Some of my most unique, challenging, or surprising days on the job occurred during my first week at my internship.  Most of the difficulties came from trying to adjust to the culture, learning the new words/ phrases, and adapting to the high speed talking. Due to the fast paced talking speed, I had a huge challenge in decoding what the Irish were saying to me.  There were times when I would be in a group of people and they would talk so fast to one another that I was convinced they were speaking another language.  Also, when I was asked to do certain tasks, some of the words that were used were words I had never heard or seen before, so I had to consistently for clarification.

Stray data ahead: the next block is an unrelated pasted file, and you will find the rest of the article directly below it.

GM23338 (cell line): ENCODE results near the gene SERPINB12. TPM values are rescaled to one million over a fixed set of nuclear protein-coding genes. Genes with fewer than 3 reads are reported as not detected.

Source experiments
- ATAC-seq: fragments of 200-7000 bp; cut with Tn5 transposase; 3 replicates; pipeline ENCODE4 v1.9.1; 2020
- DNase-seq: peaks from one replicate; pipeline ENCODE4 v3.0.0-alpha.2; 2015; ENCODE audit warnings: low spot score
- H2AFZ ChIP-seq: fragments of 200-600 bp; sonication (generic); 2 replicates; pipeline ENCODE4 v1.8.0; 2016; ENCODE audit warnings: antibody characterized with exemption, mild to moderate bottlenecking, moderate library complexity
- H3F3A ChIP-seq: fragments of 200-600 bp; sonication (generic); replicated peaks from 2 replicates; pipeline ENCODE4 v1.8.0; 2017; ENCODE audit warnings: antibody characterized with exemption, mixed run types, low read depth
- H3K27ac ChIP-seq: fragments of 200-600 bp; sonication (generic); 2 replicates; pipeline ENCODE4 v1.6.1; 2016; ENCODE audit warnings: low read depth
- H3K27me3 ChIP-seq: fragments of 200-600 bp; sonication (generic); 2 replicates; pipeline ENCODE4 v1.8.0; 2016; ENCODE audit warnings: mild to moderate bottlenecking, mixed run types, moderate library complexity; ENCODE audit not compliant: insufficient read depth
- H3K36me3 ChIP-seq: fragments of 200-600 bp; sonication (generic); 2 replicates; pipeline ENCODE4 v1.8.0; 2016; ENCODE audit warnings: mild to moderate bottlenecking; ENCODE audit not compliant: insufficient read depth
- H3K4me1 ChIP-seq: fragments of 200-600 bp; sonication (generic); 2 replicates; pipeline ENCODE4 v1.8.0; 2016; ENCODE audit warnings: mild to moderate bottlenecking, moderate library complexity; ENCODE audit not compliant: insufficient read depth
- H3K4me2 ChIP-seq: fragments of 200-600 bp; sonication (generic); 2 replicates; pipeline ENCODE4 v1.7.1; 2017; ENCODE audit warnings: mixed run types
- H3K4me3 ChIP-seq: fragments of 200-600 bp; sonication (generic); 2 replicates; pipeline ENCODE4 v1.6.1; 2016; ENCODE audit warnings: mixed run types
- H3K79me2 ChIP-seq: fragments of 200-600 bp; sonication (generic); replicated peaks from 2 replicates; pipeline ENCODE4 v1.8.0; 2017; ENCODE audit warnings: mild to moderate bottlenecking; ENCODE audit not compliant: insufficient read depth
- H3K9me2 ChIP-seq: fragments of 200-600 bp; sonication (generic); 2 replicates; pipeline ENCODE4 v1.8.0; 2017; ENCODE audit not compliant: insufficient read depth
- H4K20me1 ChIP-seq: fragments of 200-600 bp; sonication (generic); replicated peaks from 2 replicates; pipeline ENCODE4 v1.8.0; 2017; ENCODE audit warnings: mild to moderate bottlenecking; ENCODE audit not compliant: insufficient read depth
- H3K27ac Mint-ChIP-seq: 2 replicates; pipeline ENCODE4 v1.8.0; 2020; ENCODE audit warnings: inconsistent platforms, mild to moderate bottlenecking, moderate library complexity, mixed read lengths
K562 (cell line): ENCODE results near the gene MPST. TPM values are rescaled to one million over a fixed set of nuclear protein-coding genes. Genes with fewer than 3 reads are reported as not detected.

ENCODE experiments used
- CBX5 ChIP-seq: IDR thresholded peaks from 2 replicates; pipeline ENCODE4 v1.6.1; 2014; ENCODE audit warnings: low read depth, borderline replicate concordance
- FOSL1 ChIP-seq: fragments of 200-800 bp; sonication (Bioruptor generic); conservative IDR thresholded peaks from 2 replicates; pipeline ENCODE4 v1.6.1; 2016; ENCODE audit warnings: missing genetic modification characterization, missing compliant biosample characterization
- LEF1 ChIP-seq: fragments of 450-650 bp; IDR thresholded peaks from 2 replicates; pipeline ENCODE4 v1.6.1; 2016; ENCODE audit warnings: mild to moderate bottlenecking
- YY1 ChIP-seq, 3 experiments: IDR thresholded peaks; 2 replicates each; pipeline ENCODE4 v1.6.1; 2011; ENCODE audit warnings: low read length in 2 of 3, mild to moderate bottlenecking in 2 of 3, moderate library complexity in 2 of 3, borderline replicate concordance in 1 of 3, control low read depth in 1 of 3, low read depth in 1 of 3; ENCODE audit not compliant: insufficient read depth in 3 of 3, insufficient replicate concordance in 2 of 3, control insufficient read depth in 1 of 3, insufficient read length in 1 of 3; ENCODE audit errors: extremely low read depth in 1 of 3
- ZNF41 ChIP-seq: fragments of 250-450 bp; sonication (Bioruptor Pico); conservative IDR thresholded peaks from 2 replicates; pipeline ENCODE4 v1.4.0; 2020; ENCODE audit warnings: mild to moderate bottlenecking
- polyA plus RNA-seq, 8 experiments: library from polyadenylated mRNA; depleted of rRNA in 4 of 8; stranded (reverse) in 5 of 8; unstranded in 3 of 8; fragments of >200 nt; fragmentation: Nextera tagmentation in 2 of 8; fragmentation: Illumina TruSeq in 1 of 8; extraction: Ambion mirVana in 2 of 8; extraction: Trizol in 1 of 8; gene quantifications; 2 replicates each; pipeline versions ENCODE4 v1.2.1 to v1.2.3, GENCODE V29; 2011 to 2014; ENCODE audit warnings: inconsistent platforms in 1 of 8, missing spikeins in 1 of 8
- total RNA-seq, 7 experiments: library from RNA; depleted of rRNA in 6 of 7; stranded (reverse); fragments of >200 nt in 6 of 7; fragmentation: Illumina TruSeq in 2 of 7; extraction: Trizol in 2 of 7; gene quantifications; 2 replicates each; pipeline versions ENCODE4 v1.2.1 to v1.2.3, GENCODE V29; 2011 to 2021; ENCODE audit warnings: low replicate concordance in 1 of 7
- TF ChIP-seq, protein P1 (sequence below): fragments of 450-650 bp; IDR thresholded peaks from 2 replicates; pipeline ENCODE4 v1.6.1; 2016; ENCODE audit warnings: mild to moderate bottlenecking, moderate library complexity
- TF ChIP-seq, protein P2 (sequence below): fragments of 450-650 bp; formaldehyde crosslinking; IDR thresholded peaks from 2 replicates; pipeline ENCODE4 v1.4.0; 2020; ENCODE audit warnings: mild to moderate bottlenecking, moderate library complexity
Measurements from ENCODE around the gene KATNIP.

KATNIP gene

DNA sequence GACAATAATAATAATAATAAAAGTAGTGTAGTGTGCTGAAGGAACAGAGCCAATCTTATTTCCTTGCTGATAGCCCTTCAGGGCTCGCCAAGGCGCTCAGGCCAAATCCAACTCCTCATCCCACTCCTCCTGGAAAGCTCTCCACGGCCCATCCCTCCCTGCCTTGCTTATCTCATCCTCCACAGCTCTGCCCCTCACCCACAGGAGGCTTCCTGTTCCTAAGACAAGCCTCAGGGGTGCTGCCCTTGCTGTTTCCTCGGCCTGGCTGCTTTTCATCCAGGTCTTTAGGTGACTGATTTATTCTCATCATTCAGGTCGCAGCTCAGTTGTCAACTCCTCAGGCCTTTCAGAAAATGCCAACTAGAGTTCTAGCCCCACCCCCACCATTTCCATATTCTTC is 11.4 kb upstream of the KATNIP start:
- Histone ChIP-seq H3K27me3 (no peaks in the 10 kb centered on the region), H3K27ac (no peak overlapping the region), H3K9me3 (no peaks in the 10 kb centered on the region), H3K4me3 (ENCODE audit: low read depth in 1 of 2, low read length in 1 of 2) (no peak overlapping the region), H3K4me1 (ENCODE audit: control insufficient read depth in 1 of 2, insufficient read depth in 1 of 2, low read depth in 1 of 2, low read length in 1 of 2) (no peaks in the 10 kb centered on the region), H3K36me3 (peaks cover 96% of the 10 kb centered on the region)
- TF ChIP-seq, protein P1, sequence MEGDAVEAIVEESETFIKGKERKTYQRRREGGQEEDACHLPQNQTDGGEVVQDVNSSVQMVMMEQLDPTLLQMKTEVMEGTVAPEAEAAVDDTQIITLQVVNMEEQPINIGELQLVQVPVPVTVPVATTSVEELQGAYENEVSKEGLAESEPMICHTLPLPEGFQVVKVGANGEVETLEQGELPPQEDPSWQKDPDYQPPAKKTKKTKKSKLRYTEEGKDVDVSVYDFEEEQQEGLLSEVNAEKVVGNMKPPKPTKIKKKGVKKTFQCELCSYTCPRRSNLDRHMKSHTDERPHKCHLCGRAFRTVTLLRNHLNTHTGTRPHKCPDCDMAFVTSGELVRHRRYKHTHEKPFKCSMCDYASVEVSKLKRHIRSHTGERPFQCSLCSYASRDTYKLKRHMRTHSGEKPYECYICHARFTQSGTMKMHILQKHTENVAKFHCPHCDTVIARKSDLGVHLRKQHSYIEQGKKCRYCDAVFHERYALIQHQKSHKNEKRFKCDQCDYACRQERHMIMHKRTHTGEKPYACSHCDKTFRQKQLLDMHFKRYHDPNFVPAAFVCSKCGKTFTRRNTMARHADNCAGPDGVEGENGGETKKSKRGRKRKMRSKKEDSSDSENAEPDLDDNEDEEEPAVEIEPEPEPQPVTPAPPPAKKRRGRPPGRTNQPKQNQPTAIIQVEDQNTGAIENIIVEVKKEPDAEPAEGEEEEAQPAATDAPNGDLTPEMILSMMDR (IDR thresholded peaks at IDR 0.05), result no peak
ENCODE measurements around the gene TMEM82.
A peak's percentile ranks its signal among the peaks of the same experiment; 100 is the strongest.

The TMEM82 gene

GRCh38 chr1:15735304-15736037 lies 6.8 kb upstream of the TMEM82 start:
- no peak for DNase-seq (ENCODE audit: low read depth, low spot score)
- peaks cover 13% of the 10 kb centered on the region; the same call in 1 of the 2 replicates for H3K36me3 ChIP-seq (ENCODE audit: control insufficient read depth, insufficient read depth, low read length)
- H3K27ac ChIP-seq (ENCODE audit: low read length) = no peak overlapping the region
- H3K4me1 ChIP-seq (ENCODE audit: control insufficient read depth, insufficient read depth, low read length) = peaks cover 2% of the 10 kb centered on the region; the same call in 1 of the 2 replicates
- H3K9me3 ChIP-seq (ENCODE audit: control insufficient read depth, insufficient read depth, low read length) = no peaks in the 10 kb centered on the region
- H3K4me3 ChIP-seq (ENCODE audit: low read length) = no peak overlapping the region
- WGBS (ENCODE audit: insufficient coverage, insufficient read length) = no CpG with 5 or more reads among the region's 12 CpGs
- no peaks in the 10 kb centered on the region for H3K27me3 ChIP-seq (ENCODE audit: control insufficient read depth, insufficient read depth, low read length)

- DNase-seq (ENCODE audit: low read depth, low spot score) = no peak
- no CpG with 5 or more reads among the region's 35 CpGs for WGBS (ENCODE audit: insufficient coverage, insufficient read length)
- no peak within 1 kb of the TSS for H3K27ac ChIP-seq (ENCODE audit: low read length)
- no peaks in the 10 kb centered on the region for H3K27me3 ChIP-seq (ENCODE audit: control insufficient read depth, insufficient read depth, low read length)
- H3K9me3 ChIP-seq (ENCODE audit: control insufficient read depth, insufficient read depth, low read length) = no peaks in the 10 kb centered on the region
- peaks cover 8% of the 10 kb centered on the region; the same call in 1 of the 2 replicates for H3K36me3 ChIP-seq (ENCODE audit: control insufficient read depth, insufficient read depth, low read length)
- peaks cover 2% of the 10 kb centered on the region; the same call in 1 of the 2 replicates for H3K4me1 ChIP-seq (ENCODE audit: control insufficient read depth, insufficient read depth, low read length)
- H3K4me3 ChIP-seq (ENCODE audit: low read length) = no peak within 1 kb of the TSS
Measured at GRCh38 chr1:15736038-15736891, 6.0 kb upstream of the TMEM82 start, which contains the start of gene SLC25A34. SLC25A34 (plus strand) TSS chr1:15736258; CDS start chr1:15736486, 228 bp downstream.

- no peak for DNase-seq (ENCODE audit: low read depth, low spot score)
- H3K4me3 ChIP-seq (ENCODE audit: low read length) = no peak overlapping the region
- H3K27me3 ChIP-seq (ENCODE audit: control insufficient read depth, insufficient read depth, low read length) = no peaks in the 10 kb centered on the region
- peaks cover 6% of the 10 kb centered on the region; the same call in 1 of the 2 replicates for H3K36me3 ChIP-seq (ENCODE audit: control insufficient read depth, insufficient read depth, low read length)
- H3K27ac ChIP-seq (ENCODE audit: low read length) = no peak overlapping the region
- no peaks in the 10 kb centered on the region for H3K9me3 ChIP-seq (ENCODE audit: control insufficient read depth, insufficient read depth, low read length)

Q: You obviously got to play and travel a bit, too! What was the best part about being based in Dublin?

The best part about being placed in Dublin was that I could easily spend hours wandering around the city always finding a new place or travel anywhere within the country in about 4 to 5 hours max.  There were certain days that my sister and I would go into to Dublin on a weekend afternoon to just explore, wander aimlessly, and somehow always find our way back to an area we recognized.  I also really enjoyed that I could travel so easily from Dublin.  There were airports, train stations, bus stops, and the tram that could take you all around Dublin and throughout the country of Ireland.

Gaelic Football Game

Gaelic Football Game

Q: Will this internship experience contribute to your future career goals? How?